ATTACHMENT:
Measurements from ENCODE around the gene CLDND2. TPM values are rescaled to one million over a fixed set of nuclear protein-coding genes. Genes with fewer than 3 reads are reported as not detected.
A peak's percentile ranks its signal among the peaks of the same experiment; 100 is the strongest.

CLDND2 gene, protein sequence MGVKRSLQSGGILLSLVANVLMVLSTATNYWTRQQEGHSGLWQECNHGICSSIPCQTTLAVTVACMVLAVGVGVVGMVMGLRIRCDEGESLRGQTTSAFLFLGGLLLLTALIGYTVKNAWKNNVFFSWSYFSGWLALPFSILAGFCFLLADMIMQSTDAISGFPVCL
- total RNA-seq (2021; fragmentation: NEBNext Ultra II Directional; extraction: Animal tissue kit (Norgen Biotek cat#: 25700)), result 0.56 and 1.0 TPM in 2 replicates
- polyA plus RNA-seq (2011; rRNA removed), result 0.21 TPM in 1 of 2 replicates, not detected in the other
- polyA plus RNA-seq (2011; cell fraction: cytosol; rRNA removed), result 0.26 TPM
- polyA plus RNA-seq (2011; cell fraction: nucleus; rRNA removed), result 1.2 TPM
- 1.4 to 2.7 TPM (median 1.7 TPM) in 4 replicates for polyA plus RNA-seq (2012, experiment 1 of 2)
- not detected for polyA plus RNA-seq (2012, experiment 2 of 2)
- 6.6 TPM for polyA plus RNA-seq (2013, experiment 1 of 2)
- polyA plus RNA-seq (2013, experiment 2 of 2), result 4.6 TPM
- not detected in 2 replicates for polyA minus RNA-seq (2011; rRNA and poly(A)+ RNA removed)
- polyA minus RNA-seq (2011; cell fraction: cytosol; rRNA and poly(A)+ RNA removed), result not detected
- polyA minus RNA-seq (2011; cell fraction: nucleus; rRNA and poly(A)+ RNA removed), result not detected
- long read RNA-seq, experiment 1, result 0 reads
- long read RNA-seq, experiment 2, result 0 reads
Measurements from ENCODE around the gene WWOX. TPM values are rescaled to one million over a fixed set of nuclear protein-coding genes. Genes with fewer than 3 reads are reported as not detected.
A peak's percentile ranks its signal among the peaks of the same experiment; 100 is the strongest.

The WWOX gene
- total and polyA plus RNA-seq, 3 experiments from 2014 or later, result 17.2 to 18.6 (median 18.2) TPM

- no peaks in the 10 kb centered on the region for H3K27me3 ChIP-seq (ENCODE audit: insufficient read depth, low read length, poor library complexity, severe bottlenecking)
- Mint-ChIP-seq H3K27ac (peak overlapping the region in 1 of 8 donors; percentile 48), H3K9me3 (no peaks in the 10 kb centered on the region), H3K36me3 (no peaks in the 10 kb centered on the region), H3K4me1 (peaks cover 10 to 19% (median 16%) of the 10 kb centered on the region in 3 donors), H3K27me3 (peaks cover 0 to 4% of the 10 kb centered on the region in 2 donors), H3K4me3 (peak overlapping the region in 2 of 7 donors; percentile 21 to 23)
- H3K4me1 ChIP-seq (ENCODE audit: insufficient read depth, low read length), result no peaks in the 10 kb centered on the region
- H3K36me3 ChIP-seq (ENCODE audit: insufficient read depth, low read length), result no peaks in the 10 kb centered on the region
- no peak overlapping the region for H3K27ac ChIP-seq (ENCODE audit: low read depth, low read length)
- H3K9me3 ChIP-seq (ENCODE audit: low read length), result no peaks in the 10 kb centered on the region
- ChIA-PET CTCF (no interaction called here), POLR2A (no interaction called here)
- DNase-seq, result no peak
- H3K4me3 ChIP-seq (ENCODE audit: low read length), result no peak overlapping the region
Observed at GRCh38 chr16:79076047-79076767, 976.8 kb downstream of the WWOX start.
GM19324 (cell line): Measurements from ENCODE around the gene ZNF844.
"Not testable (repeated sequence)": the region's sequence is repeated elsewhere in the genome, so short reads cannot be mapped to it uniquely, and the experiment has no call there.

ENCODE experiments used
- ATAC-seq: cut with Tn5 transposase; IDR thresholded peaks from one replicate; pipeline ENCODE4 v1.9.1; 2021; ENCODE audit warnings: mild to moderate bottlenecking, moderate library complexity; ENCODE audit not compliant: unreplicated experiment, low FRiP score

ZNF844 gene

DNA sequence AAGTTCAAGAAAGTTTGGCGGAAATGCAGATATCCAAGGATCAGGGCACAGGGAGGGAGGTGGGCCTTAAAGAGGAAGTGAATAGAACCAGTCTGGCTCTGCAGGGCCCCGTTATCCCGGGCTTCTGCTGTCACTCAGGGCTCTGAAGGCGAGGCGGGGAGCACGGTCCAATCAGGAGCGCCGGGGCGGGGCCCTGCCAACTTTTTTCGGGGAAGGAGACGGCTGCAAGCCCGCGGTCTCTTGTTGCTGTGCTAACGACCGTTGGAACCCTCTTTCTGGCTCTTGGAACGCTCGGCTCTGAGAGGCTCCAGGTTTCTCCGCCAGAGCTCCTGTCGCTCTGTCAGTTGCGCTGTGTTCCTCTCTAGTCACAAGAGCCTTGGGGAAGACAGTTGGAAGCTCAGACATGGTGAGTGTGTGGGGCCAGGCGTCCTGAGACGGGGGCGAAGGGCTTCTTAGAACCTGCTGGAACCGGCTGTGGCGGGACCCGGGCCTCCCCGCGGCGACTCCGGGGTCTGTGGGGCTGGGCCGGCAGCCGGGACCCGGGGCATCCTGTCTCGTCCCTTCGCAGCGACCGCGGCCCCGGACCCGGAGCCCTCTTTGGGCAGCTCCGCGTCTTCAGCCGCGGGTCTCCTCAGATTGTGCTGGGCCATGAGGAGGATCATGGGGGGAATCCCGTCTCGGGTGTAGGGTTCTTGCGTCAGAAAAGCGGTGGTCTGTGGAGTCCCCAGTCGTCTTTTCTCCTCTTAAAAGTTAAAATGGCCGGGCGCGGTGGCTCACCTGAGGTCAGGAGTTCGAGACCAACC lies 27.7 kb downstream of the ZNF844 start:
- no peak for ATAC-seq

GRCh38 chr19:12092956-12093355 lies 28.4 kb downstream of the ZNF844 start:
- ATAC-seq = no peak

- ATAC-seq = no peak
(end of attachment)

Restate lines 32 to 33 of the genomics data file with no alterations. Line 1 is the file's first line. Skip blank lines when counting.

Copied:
"Not testable (repeated sequence)": the region's sequence is repeated elsewhere in the genome, so short reads cannot be mapped to it uniquely, and the experiment has no call there.

ENCODE experiments used